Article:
The mausoleumis open only on the 19th of July every year as this is a public holiday to remember the assassination of Aung San.

Myanamr, Yangon, The Martyrs Mausoleum

The Martyrs’ Mausoleum

Yangon Lake – also called Kandawgyi Lake or Victoria Lakes, Great Lakes locates east of Shwedagon Pagoda with water coming from Inya Lake flowing through a system of water pipes. This 61-hectare lake is surrounded by the 45-hectare Kandawgyi Nature Park and the 28-hectare Yangon Zoo with a zoo, an oceanographic institute and an amusement park.
This is an artificial lake was originally built to create a clean water supply for the British colonial government at the time.
The lake is famous for its boardwalk which wraps around the water and be the best place to go for a stroll in the evening. You can also find musical performances held in the park while walking here. If you want to try a favorite local activity in Yangon then you can go down to here and feed the resident amazing catfish with bread.

Even though it is not the biggest one, the lake is definitely the most famous one of the city.

myanmar, Yangon, Kandawgyi Lake

Kandawgyi Lake in Yangon

Sule Pagoda was built some 2,500 years ago and is one of the most famous temples in the Yangon city. This pagoda is also known as Sule Paya is made up of a 46 meter stupa with that an octagon shape. You will walk around the pagoda, gaze at all the architectural motifs inside the main building and the walkways are an oasis of calm in the middle of the bustling city.

Myanmar, Yangon, Sule Pagoda

Sule Pagoda

Chaukhtatgyi Buddha Temple is one of the largest religious buildings in Myanmar and known for the statue of a reclining Buddha which is 217 foot long. The statue with the amazing details is considered one of the most splendid Buddha statues in the world. When it first made, the face was quite severe but after several times revised, it now so lively and you can enjoy all the intricate details and design touches up close such as the long eyelashes of Buddha and the inscribed feet. The temple locates outside of downtown but your visit will be worth with its impressive beauty.

 

Yangon, Chaukhtatgyi Buddha Temple, Reclining Buddha

Recline Buddha Statue in Chaukhtatgyi Buddha Temple

The Swe Taw Myat Pagoda is one of the nicest in Myanmar and is made of gold leaf and white stucco which glows in the afternoon sun. It is also covered in eye catching motifs in different colors. You also can discover the local life in different alleyways to go into the pagoda as it has number of entrances. People said that the temple preserve a tooth of Buddha. It is a very sacred place not only in Yangon but also in Myanmar.

Botataung Pagoda is one of the most important religious monuments in Yangon. It was built to honor 1000 military leaders in Myanmar who made guard of honor and paid their respects to the relics of Buddha. It is said that eight strands of Buddha’s hair were brought over from India more 2000 years ago. The hairs are not shown to public but still preserved in the pagoda. Botataung pagoda is also famous for the name “1000 soldiers”.

Kaba Aye Pagoda is the place where you will find a peaceful courtyard here that seems a world away from the busy streets of the city. You can take in the Buddha centerpiece which is made of silver from here that is believed the most precious to the Buddha followers.
The Maha Wizaya Pagoda locates on top of a small scenic hill and it is rather modern. You can take in the amazing views over Yangon from the top of the hill. The turtles crawl around the temple or swim in the lakes below the lush trees. Step inside, you will see the picturesque blue domed ceiling that is covered in motifs.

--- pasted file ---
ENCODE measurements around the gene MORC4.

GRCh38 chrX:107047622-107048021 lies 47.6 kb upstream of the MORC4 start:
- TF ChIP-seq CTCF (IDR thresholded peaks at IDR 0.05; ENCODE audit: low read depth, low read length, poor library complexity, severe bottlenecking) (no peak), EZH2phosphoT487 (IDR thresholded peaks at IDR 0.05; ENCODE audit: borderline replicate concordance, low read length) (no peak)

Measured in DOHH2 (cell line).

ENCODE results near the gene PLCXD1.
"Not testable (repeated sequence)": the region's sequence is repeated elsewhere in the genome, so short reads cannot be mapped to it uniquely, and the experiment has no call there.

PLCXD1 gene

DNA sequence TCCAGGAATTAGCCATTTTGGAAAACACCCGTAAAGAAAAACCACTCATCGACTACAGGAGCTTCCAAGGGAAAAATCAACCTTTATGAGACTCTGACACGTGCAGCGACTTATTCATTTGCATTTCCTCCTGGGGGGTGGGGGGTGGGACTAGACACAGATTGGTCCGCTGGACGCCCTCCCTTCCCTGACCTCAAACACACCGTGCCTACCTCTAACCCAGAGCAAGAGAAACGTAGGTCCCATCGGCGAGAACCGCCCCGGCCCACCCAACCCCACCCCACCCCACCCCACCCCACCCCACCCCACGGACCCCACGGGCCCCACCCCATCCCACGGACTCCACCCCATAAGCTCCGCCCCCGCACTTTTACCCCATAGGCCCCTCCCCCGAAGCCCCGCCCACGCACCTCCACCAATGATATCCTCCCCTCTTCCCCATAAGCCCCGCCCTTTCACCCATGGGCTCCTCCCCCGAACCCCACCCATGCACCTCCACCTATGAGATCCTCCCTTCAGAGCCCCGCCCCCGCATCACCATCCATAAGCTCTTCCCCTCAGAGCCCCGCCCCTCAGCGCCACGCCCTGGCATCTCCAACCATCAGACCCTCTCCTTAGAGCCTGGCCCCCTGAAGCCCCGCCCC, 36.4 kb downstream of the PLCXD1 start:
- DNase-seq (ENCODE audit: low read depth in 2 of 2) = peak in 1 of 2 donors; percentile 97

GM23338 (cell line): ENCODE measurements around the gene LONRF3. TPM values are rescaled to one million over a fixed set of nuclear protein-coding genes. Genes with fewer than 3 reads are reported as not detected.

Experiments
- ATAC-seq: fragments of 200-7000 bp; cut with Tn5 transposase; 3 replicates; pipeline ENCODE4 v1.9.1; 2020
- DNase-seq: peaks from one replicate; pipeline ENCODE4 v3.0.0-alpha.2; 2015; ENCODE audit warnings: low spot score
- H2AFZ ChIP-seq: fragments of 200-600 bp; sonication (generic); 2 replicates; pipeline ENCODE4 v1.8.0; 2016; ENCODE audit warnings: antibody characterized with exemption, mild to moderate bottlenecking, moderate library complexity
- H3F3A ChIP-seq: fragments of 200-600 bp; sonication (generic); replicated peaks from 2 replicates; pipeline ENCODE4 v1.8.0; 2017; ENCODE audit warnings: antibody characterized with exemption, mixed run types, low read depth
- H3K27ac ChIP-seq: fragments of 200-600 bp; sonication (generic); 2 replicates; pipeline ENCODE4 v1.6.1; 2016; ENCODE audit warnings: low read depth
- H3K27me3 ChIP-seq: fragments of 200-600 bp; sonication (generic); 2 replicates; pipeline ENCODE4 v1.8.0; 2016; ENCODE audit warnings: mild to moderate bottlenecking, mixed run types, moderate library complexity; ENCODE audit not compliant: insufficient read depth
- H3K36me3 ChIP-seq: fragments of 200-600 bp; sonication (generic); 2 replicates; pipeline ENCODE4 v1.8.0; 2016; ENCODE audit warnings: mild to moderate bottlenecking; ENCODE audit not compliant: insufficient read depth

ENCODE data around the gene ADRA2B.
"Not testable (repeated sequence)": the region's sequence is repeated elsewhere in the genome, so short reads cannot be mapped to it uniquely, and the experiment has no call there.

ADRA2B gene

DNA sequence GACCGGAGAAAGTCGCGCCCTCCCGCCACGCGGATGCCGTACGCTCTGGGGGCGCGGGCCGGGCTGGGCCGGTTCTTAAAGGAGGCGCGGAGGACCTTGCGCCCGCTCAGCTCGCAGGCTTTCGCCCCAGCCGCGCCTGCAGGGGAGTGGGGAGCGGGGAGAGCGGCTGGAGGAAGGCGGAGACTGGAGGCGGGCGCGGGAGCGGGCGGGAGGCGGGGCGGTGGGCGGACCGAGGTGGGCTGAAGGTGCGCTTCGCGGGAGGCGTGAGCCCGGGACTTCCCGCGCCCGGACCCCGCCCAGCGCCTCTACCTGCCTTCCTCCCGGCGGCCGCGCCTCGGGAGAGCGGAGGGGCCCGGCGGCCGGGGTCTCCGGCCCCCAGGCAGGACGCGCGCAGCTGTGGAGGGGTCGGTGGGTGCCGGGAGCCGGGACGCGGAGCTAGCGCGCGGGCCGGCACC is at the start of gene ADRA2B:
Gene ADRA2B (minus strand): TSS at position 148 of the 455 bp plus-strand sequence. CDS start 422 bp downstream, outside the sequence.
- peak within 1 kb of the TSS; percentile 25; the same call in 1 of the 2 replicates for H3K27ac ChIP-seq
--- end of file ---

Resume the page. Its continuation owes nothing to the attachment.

Yangon Circular Train

Myanmar is known for epic railway journeys. Many of the train lines here were built during the British colonial period.
Coming to the railway area to experience the truly local life of people here always attract tourists from all over the World. Or taking the short jaunt of 3 hours on the Yangon Circular Train offers you the best view of emerald green rice paddies and rustic villages that dot the railway line.

 

Myanmar, Yangon Circular Train

Yangon Circular Train

Inya Lake created by the British as a reservoir in 1883, is Yangon's largest artificial water body. It has recently been renovated so that you can now easily walk along its pretty shores.
The lake also backs on to lush gardens and the area is known for its scenic villas which are owned by many of Yangon’s elite.
Walking around this lake is a must-see for Yangon wandering tourists. The scene of sunrise and sunset here is extremely beautiful and picturesque brilliant.

Kandawgyi Park is one of the best places to visit in Yangon if you want to get out of the center of the bustling city.
The Kandawgyi lakes are located quietly, reflecting the color of the sky with the golden tower of Shwe Dagon Pagoda on the top of the green forests along the river banks.
In the large area of the garden, you can find many beautiful flowers, the natural scenery of the lake and the shady trees that make you feel relaxed.

The National Museum - built in 1996, is a magnificent five-story building, showcasing the rich collection of Myanmar's history and culture in the fields of archeology, ethnography, and tradition, religion and culture - art...
Here you will also find a whole range of Burmese artifacts as well as galleries filled with antiques and other regalia that date back to the Konbaung Dynasty.
It has one of the best collections of antiques in Southeast Asia and this is the place cannot be missed if you interested in Burmese craftsmanship and heritage items.

Myanmar, Yangon National Museum

Yangon National Museum.